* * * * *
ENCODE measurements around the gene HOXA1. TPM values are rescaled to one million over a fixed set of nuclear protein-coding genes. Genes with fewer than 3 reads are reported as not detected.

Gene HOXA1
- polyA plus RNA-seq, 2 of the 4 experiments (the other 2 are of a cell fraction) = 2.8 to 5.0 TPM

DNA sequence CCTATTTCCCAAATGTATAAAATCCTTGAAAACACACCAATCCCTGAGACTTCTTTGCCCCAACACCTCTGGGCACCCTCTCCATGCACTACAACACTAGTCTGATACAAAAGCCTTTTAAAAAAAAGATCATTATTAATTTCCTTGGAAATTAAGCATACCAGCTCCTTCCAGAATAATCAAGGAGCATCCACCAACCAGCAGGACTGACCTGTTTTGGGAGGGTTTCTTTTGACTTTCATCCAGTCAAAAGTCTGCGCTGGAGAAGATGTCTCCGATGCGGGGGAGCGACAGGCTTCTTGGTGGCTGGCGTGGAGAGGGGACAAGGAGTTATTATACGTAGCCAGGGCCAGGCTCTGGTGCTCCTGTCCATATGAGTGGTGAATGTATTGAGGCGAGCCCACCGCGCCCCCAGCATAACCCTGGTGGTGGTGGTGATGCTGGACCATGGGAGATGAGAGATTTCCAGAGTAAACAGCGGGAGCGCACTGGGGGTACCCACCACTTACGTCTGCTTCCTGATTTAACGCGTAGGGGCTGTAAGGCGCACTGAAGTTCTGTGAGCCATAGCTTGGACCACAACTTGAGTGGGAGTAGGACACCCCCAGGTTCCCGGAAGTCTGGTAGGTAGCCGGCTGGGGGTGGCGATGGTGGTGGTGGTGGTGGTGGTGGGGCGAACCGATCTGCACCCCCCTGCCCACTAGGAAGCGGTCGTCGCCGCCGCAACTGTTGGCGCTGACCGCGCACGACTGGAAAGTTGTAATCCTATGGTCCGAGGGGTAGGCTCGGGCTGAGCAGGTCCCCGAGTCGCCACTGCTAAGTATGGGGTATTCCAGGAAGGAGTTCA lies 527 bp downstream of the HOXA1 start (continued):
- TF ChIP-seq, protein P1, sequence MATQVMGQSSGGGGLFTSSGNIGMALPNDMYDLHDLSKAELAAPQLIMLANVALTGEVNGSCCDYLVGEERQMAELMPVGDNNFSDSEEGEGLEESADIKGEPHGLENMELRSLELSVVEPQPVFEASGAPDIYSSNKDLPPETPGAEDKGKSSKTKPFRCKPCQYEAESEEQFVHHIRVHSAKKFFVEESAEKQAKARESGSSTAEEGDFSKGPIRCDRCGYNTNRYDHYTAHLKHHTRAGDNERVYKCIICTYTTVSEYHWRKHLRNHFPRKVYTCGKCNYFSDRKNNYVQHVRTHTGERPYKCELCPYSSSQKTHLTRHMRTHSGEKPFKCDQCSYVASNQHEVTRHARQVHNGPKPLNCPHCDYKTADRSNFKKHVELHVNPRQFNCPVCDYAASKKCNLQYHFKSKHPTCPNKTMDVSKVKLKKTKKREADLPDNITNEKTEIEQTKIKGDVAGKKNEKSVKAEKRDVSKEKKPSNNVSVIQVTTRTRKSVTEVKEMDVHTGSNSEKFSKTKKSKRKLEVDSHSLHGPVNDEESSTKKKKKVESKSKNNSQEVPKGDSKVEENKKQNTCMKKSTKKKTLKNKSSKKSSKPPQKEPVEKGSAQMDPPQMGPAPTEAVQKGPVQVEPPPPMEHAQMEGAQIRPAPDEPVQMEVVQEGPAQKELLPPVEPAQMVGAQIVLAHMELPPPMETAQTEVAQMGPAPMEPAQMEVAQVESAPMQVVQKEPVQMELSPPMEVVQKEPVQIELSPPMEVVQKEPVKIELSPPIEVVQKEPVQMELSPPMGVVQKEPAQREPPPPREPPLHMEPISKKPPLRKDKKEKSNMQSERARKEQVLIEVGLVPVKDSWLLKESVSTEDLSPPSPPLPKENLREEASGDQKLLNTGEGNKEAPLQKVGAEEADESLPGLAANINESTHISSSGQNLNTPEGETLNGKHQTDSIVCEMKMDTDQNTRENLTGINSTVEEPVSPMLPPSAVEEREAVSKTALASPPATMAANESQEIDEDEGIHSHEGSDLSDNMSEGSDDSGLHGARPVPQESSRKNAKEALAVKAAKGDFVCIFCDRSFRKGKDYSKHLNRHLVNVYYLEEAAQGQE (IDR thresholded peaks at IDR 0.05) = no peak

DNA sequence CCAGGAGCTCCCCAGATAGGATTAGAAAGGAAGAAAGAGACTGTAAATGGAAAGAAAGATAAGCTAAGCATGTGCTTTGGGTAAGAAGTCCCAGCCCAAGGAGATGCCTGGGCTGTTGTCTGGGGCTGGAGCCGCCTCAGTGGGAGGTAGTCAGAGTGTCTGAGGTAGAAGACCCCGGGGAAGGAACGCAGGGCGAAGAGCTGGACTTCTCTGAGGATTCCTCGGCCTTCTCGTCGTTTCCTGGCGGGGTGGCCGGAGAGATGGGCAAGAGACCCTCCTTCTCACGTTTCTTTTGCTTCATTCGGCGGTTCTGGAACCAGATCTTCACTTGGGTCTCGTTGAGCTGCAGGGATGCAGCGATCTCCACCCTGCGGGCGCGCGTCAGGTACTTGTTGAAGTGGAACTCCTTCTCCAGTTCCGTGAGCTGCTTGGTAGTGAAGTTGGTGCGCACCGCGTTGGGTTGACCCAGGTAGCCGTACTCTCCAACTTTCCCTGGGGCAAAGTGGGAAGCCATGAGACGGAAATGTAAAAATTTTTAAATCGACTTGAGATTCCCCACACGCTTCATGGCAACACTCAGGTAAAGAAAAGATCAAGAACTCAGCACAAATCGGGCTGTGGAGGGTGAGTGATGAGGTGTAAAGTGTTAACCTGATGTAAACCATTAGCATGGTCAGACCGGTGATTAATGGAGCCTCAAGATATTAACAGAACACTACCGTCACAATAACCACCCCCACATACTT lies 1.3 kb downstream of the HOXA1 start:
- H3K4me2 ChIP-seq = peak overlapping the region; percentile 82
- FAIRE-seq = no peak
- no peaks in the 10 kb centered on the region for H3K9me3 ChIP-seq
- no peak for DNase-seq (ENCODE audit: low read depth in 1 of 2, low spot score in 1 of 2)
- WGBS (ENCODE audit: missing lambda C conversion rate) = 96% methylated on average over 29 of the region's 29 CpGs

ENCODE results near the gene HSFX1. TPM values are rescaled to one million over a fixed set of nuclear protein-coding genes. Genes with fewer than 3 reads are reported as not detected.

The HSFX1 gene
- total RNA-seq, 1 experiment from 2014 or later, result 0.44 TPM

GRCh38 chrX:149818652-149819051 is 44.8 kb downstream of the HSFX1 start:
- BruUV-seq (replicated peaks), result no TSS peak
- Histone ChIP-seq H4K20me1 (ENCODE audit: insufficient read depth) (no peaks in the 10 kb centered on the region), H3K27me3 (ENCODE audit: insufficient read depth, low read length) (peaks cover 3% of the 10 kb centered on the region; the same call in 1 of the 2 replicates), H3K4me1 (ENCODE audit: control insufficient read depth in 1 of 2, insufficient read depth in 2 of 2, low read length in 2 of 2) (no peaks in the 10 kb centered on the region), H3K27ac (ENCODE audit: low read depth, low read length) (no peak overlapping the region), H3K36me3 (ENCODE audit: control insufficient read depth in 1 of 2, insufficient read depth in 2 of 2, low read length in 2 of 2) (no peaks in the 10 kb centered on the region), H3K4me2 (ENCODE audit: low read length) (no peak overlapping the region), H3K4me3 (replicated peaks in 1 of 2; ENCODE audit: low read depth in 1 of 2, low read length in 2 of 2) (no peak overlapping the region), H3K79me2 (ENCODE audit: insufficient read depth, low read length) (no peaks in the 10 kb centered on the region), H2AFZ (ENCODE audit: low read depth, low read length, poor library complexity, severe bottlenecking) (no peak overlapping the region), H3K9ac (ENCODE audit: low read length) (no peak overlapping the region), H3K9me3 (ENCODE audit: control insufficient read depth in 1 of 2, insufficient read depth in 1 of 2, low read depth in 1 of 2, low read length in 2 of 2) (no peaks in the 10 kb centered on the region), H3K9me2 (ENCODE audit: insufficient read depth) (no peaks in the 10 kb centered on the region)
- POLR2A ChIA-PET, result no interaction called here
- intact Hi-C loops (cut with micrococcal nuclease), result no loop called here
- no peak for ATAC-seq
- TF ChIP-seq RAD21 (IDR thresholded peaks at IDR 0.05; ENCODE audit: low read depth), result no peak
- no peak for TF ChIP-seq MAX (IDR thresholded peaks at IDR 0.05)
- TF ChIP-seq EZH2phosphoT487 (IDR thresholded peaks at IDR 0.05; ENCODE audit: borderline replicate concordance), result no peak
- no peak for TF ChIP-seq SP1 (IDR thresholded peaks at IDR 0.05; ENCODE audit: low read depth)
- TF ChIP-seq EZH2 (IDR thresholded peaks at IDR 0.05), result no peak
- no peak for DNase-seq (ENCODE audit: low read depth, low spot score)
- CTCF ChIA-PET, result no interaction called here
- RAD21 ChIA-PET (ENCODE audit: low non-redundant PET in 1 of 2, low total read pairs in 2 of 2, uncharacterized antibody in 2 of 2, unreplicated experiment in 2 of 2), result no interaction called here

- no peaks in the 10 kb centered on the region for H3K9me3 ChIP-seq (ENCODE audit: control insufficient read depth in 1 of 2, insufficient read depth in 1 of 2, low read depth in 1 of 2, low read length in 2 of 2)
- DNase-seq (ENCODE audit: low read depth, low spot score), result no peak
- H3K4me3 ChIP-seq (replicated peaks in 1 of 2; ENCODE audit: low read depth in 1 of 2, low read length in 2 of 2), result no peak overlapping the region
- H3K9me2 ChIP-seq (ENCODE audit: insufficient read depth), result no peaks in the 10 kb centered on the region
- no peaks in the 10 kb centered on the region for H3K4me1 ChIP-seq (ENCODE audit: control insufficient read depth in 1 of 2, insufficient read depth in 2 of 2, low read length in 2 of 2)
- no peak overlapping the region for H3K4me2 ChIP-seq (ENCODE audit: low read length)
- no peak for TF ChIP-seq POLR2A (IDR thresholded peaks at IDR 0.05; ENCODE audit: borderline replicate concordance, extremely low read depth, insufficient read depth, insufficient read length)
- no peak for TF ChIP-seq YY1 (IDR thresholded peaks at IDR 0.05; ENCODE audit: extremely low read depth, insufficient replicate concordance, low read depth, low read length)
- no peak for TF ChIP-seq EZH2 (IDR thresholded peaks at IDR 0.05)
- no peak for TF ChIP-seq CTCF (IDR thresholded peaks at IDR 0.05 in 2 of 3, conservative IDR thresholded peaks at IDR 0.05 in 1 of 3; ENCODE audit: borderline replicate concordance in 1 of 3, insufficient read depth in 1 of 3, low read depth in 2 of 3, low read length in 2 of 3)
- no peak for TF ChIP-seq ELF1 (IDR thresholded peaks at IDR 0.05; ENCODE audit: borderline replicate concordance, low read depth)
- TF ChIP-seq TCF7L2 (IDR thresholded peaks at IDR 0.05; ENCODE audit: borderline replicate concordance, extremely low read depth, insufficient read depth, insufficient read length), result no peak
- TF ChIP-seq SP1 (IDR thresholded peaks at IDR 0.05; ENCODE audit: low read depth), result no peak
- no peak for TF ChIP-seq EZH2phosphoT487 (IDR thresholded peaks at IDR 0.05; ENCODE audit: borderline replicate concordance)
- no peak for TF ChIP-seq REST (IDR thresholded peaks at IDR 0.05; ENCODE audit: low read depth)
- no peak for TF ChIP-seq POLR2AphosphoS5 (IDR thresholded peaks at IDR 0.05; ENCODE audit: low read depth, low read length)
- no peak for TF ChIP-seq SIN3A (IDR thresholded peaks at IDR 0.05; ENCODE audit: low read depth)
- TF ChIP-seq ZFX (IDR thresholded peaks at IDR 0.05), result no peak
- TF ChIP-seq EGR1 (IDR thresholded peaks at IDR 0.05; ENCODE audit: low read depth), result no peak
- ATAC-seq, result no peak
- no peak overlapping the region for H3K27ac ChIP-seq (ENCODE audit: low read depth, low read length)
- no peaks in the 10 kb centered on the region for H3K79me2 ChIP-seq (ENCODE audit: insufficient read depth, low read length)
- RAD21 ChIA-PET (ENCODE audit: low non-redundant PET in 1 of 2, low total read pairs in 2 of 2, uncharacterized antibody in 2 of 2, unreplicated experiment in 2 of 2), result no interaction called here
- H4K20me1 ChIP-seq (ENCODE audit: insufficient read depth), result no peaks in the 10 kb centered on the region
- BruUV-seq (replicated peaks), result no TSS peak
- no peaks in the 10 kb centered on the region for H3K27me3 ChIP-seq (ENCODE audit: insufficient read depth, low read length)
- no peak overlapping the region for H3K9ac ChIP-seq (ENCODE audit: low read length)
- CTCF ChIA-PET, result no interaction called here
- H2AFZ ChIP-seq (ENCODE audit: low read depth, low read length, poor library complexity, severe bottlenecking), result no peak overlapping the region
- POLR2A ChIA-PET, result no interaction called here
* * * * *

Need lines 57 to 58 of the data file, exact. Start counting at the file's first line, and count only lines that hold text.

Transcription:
- H2AFZ ChIP-seq (ENCODE audit: low read depth, low read length, poor library complexity, severe bottlenecking), result no peak overlapping the region
- POLR2A ChIA-PET, result no interaction called here